We tested both the digital USB connection and the line level connection on the Transmitter. The USB connection was consistently crisp and static free; however, when using the included 1/8-inch gold platted audio cable on the line level connection, there was some noticeable static and crackling. Regardless of how we changed the volume settings or what receiver we used, the system simply produced better quality audio via the USB connection.
In terms of sound quality for the receivers we enjoyed the volume of the Speaker/Receiver. We were quite impressed with the volume that the Speaker/Receiver combo could produce given its size, and we're sure that the woofer contributed heavily to this. As with most small speaker systems, there was some distortion at higher volume levels but given the size and price of the receiver we were impressed overall. It did have one disappointment. The power supply for the Speaker/Receiver can either be run from the unit to a power source or mounted to the speaker and used to wall mount the speaker to a power jack, but the mechanism connecting to the back of the speaker is cheaply built: we actually broke the switch that was designed to keep the power brick attached to the speaker and were never able to wall mount it. Eos would do well to rethink this design or include some more "idiot proof" instructions on how to attach and remove the power supply.
The Converge Receiver performed like a champ. We hooked it up to a pair of 2.1 stereo speakers and got crisp, clear audio from the Receiver. The Converge Amplified Receiver and EOS Loudspeakers also produce great sound quality and excellent volume. The performance of the Amplified Receiver is not without issue, however. The Amplified Receiver consistently had a static hiss played through the Loudspeakers. We tested a second pair of speaker wires as well as a second pair of bookshelf speakers and the hiss remained. Something in the amplifier of the Receiver was creating terribly noticeable interference that was present at all volume levels both with and without music playing. The static was really disappointing and truly unforgivable given how loud and obvious it was. On a positive note, the speaker grills on the Loudspeakers are entirely acoustically transparent, and the included speaker wires were of adequate length (but perhaps not of the highest quality that we've seen).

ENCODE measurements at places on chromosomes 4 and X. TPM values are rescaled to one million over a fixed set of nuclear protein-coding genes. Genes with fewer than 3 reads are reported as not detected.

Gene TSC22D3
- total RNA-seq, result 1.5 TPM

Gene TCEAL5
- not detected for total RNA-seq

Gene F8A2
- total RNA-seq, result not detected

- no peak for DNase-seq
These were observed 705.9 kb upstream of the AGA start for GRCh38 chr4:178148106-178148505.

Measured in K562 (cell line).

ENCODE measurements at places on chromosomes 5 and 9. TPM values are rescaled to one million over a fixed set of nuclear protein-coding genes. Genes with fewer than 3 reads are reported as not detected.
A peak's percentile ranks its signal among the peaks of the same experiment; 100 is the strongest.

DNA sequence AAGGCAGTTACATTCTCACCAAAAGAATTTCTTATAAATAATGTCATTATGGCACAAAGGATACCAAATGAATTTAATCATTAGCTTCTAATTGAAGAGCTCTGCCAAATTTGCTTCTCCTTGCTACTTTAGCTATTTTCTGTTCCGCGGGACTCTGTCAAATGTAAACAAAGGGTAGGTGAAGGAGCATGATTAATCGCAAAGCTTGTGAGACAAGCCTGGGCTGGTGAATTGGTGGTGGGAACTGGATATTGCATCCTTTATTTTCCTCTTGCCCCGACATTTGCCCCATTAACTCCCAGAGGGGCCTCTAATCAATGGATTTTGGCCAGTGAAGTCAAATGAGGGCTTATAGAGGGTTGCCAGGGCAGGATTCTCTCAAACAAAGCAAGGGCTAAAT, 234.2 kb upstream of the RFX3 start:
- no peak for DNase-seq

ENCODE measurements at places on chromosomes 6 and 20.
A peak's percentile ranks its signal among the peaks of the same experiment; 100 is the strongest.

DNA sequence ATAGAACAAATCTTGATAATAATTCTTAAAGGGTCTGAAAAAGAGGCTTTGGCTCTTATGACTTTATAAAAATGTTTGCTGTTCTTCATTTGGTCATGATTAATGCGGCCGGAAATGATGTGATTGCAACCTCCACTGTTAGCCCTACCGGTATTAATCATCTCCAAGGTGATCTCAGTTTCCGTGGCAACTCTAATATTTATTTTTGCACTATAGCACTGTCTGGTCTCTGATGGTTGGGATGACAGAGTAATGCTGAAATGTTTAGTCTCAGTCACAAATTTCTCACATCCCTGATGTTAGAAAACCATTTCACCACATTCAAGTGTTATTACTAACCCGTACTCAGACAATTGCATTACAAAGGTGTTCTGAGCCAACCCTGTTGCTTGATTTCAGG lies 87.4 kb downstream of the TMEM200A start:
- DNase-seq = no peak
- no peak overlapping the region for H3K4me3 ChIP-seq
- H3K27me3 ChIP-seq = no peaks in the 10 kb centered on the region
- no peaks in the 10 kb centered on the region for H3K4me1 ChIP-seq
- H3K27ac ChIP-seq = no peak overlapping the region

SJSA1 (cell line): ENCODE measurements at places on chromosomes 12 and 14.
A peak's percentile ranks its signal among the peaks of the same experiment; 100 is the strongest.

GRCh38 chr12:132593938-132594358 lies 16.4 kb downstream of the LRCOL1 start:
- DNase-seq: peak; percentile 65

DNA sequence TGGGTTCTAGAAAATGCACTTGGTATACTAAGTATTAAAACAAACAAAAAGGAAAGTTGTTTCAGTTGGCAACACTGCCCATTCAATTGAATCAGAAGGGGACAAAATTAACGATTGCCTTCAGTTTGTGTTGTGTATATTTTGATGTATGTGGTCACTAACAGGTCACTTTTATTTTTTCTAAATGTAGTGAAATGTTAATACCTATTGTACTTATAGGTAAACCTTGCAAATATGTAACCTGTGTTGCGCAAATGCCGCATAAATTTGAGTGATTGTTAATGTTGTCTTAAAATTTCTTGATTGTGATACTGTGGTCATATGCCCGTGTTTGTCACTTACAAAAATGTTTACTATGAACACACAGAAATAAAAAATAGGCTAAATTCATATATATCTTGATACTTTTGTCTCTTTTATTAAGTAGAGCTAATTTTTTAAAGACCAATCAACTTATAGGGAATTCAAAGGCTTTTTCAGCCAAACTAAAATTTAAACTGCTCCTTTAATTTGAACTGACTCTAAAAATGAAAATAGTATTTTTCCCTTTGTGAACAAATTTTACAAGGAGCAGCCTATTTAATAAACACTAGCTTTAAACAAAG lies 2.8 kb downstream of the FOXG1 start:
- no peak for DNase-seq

Other than the complaints already mentioned, we have one final criticism to levy on the Eos Converge system. Since the Transmitter is treated as an external USB speaker, unplugging the USB cable will require you to restart whatever application is playing audio. While this isn't likely to be a major issue for most users, it did perplex us for a moment when we needed to access the USB port we had the transmitter connected to. Upon reconnecting the transmitter nothing happened; once we restarted iTunes, music immediately started playing on the receiver again.
The Eos system can play any audio coming from a computer via USB connection or from any audio source that can be connected via the line level jack on the Transmitter. We tested the Receiver controls using Windows Media Player, MySpace Music, iTunes, and Pandora. The pause/start and back/next functions on the Receivers worked fine in iTunes and Windows Media Player, but not at all in Pandora or MySpace Music. This result didn't necessarily disappoint us, as we weren't expecting the functions to work with web browser music platforms, but it would have been a pleasant surprise had the functionality been there; Sonos has such hooks.
For sheer value, the Eos Converge line is very competitive. Similar systems from other manufacturers. such as Sonos, retail for nearly twice as much. Unfortunately, there is a distinct difference in the products' overall quality. The performance of the entire system makes for a compelling offering, but we were disappointed by the static on the Transmitter's line-in and the static on the Amplified Receiver. The sound quality and performance of the non-amplified Receiver and the Speaker/Receiver were very good in ideal conditions. We did enjoy the Eos Loudspeakers, too, in terms of both volume and sound quality.